Hilary M. Jasmin, orcid.org/0000-0002-5115-1365, is a Research and Learning Services Librarian at the Health Sciences Library of the University of Tennessee Health Science Center, Memphis. Her role primarily involves liaising to the College of Pharmacy, including applied searching skills, evidence-based practice, and lifelong learning. One of her areas of interest is impostor phenomenon, and her RTI project took a qualitative approach towards studying the phenomenon in mid-career health science librarians. Hilary is a Fellow of the 2019 MLA Research Training Institute.
Laura Menard, orcid.org/0000-0001-7485-9190, is the Assistant Director for Medical Education and Access Services at the Ruth Lilly Medical Library in Indianapolis, IN. She graduated with her MLS from the University of North Carolina at Chapel Hill, where she worked at the Environmental Protection Agency while obtaining her degree. She has been a health sciences librarian since 2014, having served as a liaison to pharmacy and health sciences at Butler University before moving into her current role. A member of the 2019/2020 cohort of RTI fellows, Laura’s research interests are related to curricular assessment and evidence-based medicine pedagogy. She recently published the results of her RTI project in the BMJ EBM’s themed medical education collection. An active member of MLA, Laura is the current chair of the Libraries in Health Sciences Curriculums caucus and serves on the Education Steering Committee.
Robin O’Hanlon, orcid.org/0000-0003-0869-4118, is the associate librarian for user services at the Memorial Sloan Kettering Cancer Center Library in New York City. Prior to this, she was the assistant library director for outreach and public services at the Icahn School of Medicine at Mount Sinai. She graduated from University of Toronto’s iSchool and is currently pursuing a master’s degree in criminal justice at the John Jay College of Criminal Justice, CUNY. Her research interests include information-seeking behavior amongst health care professionals, scholarly communications, consumer health information, and reentry among older formerly incarcerated individuals. Robin is a Fellow of the 2018 MLA Research Training Institute.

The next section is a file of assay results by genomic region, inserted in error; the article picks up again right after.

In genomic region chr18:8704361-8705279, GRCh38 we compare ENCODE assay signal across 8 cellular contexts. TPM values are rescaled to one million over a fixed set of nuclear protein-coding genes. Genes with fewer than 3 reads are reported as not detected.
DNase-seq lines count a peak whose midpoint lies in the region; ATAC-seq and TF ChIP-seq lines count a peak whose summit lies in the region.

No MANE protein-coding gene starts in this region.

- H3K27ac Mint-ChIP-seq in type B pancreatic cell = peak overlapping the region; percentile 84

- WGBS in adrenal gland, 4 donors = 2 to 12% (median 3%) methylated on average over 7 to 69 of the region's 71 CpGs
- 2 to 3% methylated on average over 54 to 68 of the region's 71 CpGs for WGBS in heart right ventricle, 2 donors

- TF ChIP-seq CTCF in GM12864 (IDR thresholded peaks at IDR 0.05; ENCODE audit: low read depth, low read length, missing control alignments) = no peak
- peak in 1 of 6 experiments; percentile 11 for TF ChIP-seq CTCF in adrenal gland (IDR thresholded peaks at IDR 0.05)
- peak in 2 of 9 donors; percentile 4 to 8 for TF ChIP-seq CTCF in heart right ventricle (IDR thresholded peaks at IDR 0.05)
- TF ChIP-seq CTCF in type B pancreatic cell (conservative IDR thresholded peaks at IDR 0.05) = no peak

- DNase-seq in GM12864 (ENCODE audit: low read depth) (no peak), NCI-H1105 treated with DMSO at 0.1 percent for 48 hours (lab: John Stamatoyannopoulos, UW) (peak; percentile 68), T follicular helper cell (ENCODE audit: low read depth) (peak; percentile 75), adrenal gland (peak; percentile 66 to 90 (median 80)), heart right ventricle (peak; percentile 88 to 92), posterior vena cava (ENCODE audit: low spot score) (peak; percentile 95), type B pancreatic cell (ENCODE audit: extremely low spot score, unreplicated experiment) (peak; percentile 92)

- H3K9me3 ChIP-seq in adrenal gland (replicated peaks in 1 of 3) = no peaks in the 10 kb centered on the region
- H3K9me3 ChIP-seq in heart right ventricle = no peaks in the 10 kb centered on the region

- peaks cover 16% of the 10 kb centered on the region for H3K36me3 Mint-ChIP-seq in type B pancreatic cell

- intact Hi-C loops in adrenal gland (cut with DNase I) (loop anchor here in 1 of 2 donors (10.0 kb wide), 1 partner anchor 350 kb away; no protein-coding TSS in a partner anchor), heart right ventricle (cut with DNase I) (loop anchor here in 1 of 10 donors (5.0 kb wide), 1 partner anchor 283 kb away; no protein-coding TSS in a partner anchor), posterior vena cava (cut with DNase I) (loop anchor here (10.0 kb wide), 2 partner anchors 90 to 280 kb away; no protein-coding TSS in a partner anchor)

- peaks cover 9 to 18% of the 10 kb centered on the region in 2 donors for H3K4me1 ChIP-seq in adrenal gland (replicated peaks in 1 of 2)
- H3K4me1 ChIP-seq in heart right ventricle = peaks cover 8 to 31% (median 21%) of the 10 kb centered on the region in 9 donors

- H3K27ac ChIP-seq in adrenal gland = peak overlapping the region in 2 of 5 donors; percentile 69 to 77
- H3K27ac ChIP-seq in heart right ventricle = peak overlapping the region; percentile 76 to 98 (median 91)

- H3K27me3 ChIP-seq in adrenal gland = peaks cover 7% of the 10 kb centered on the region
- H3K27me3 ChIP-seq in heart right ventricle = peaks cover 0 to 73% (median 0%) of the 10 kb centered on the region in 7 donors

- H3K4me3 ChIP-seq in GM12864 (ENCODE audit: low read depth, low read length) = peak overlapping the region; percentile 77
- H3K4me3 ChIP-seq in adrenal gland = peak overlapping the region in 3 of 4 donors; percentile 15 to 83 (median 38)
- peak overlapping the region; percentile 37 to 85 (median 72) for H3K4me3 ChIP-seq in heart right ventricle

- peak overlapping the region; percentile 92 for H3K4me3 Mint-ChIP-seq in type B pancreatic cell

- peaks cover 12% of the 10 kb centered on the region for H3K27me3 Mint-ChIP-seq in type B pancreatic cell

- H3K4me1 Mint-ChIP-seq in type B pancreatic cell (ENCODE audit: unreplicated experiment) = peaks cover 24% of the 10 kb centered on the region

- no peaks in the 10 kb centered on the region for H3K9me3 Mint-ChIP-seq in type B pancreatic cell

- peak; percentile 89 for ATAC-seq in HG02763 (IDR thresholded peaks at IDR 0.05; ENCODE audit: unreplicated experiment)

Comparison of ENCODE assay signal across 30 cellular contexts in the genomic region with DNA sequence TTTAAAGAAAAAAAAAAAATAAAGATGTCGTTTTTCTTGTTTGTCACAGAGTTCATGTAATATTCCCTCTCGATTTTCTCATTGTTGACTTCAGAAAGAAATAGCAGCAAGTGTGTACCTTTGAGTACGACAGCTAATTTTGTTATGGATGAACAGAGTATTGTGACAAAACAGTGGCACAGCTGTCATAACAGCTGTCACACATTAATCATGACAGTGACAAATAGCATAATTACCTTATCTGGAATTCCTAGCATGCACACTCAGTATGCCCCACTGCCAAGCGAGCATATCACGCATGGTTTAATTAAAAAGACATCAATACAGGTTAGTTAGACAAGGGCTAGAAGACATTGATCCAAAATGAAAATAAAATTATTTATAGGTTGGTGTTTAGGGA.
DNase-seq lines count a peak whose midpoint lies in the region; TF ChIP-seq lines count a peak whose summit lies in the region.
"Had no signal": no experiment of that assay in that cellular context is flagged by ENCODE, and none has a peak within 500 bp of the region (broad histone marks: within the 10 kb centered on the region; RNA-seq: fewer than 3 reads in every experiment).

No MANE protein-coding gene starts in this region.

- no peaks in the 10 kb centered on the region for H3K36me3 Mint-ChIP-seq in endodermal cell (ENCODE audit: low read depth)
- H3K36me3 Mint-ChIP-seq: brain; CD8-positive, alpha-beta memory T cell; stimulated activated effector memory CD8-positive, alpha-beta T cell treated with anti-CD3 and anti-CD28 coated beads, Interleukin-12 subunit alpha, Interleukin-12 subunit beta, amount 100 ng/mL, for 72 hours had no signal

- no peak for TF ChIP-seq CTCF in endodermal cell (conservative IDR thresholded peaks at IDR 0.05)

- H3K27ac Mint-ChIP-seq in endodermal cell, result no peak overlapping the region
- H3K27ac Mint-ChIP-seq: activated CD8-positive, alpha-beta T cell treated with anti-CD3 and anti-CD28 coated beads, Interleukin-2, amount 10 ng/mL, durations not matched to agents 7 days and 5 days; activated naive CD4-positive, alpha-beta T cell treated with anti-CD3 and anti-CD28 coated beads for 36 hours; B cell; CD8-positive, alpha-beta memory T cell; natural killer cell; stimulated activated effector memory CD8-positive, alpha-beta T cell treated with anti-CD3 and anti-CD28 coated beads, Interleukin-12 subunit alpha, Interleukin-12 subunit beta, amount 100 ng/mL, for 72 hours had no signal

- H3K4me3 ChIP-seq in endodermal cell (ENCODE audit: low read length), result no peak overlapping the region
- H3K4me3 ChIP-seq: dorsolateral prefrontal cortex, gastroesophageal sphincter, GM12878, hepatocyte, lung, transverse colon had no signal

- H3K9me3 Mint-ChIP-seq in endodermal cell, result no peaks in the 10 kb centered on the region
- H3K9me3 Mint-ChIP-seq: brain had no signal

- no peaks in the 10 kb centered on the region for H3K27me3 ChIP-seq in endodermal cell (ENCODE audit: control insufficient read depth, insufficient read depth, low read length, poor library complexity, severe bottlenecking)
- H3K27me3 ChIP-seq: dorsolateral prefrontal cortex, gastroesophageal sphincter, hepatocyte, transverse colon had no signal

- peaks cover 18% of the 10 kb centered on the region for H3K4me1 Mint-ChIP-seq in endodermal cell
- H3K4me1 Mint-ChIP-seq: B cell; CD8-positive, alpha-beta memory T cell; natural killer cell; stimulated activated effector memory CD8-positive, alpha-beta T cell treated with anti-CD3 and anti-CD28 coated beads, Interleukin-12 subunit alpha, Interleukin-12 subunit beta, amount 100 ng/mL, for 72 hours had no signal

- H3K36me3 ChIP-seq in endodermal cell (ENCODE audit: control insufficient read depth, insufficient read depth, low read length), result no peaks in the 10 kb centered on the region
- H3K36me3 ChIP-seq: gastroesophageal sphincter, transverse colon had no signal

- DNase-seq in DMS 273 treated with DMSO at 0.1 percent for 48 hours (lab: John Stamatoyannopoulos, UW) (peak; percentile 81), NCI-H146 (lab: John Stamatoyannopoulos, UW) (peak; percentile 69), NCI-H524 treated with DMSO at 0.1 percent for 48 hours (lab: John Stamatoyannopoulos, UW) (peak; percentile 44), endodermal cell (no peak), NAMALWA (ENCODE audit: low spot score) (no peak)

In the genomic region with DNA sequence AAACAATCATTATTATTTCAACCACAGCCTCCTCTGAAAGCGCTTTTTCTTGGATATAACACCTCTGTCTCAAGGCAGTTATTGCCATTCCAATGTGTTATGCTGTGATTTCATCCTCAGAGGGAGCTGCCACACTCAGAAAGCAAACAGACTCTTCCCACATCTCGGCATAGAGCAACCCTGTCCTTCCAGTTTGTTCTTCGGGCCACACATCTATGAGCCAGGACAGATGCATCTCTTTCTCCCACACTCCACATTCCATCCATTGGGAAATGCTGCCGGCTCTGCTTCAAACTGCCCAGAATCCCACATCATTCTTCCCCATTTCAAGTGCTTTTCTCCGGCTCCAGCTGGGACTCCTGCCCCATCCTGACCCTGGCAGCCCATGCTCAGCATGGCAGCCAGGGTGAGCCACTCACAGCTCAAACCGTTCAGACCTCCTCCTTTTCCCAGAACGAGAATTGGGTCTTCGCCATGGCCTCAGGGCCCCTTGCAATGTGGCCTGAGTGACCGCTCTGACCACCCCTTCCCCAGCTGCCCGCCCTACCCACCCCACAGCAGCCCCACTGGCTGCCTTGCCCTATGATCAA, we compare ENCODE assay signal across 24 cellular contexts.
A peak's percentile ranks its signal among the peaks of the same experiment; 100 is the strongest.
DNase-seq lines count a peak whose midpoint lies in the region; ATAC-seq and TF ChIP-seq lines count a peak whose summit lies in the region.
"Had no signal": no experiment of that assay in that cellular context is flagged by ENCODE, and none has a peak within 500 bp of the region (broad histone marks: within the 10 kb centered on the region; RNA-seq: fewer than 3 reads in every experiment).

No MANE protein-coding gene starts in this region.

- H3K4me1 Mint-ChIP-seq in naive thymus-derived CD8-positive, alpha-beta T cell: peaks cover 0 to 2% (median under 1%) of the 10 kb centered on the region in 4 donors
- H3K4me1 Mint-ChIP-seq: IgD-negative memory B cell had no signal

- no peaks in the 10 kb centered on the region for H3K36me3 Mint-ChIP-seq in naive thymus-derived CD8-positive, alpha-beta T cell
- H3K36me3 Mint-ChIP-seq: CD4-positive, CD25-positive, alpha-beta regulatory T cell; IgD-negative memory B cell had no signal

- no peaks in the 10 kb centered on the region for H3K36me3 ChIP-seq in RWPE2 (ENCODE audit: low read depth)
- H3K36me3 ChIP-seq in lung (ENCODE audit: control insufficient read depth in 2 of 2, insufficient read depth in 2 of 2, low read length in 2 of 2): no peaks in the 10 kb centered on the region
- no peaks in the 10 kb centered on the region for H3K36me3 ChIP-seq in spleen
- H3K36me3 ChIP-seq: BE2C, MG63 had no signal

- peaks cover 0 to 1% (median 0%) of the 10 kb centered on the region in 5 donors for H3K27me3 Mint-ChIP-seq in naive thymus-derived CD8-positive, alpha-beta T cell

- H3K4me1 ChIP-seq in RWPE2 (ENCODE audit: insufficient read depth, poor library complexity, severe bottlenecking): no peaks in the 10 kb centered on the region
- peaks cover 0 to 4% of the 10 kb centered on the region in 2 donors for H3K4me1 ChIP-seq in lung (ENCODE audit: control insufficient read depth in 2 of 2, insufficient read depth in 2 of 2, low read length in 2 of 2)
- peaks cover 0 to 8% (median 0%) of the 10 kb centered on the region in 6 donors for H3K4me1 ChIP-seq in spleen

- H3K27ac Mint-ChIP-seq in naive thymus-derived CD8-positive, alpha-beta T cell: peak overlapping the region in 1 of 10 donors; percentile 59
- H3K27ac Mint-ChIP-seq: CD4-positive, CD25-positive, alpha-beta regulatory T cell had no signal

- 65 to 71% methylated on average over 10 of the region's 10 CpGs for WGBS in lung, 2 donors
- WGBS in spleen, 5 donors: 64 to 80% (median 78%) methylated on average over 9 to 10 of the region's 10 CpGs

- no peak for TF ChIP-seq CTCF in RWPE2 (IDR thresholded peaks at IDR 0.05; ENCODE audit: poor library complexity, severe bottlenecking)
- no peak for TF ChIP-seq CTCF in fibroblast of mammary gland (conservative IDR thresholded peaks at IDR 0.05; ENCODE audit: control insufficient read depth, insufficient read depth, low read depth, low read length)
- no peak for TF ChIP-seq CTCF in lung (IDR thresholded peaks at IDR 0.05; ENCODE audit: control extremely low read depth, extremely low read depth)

Natasha Williams (she/her/hers), AHIP, orcid.org/0000-0003-4033-7436, is the user services librarian, Harriet F. Ginsburg Health Sciences Library, University of Central Florida (UCF) –Orlando. She is responsible for creating various library promotional and informational materials, marketing, promoting, and executing library events and services, and assessing the needs of and the services provided to the different groups of patrons that utilize the library space. Williams holds both a bachelor’s degree in studio art and a master’s degree in library and information studies from Florida State University. Her current research interests include outreach efforts in medical and academic health sciences libraries. Natasha was a Fellow of the 2018 MLA Research Training Institute where she explored how personal librarian programs are implemented in medical and academic health sciences libraries.
Ying Zhong, orcid.org/0000-0003-3169-7069, is currently an Associate Librarian in Walter W. Stern Library at California State University, Bakersfield. She received her M.S. in Library and Information Science from University of Illinois at Urbana-Champaign in August 2005. She also holds a M.S. degree in Agricultural Economics and Agribusiness from Louisiana State University. She has been working for CSUB as Web Services & NSME Librarian since 2005. She is the member of MLA (Medical Libraries Association) since 2014. Her research interests are health literacy, science information literacy, health science librarianship, web usability. Ying Zhong is a Fellow of the 2019 MLA Research Training Institute.
For questions regarding the institute, please contact Susan Lessick, AHIP, FMLA, Research Training Institute project director.